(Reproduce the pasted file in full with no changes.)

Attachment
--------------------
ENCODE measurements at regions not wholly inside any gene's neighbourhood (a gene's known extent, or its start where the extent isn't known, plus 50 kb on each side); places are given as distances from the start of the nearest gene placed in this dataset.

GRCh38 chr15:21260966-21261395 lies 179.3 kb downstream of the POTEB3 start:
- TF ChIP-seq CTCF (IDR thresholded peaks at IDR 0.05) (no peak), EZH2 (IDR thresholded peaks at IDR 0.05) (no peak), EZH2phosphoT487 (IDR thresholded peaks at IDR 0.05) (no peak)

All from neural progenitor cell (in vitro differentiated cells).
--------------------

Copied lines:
ENCODE measurements at regions not wholly inside any gene's neighbourhood (a gene's known extent, or its start where the extent isn't known, plus 50 kb on each side); places are given as distances from the start of the nearest gene placed in this dataset.

GRCh38 chr15:21260966-21261395 lies 179.3 kb downstream of the POTEB3 start:
- TF ChIP-seq CTCF (IDR thresholded peaks at IDR 0.05) (no peak), EZH2 (IDR thresholded peaks at IDR 0.05) (no peak), EZH2phosphoT487 (IDR thresholded peaks at IDR 0.05) (no peak)

All from neural progenitor cell (in vitro differentiated cells).